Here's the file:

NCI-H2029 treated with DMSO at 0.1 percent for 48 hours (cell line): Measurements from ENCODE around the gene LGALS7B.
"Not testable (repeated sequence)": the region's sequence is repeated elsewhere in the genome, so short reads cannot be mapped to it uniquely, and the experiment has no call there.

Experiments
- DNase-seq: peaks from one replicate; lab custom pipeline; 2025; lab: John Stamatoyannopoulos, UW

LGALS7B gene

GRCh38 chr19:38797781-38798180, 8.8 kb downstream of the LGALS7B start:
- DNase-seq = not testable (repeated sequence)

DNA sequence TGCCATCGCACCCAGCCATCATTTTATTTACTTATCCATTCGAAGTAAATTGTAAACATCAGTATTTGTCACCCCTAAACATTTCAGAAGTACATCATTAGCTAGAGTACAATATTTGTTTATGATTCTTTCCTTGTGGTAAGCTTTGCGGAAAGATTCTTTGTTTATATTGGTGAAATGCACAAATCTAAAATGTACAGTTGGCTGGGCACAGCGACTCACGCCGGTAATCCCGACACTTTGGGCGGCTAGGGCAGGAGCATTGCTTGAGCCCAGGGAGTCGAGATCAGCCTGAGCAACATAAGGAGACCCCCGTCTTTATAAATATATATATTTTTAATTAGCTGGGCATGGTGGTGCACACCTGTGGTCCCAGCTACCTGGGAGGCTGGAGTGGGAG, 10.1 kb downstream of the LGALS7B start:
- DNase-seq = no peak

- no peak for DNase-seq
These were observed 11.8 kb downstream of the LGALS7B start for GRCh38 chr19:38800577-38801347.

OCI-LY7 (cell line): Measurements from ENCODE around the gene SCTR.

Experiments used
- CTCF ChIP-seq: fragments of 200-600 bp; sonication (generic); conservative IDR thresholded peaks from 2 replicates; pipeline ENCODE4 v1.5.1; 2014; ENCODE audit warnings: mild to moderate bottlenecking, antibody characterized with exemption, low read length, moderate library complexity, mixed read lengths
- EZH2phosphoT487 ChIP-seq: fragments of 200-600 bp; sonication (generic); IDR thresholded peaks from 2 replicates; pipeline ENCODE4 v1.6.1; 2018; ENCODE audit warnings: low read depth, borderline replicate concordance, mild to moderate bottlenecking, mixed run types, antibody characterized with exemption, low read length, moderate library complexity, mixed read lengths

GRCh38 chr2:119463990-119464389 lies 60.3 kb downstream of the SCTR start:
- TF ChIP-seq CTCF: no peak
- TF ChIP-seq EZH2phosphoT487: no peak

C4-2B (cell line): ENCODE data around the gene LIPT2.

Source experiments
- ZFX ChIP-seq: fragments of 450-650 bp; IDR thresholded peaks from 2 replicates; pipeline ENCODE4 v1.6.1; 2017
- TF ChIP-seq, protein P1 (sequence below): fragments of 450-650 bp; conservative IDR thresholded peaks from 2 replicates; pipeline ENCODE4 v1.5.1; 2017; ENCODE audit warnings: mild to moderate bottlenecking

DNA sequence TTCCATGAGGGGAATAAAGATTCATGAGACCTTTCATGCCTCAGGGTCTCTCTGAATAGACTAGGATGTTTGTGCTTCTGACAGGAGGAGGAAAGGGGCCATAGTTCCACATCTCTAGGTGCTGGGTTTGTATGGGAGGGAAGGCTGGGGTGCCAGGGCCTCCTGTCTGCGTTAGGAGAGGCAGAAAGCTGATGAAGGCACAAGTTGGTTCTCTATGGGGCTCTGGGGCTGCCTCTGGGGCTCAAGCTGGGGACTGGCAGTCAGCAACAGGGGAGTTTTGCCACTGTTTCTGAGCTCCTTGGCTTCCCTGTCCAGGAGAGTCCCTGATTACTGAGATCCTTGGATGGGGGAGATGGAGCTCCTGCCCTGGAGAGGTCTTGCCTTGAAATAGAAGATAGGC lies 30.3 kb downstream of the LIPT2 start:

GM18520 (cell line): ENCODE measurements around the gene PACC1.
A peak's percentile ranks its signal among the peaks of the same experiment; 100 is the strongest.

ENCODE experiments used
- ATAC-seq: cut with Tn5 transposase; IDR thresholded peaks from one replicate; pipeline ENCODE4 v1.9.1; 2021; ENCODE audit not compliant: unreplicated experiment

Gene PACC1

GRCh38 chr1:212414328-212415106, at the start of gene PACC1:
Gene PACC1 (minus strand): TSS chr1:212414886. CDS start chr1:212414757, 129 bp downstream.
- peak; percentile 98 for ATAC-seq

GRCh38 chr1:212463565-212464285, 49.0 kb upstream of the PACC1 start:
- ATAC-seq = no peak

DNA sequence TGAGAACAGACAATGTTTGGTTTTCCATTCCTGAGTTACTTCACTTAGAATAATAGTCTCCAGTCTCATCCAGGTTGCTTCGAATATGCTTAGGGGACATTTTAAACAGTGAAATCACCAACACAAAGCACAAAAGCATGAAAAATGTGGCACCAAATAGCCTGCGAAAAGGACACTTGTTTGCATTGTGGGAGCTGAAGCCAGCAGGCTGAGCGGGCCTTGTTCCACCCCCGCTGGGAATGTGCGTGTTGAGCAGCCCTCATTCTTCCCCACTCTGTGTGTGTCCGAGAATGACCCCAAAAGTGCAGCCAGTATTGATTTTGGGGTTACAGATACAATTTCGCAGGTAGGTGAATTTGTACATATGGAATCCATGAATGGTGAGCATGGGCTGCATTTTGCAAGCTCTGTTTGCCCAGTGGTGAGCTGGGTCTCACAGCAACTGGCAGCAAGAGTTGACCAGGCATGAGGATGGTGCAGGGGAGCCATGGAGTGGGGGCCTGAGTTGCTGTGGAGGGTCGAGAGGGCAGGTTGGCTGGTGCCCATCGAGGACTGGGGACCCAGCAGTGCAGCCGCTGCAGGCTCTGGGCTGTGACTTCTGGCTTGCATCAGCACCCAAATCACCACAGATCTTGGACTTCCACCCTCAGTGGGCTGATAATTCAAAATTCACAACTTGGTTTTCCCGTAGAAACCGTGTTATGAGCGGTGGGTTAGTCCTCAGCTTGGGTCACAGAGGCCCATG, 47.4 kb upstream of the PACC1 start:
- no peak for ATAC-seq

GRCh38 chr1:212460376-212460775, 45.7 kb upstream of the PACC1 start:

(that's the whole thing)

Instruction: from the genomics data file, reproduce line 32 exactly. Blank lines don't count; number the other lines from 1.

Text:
GRCh38 chr1:212463565-212464285, 49.0 kb upstream of the PACC1 start: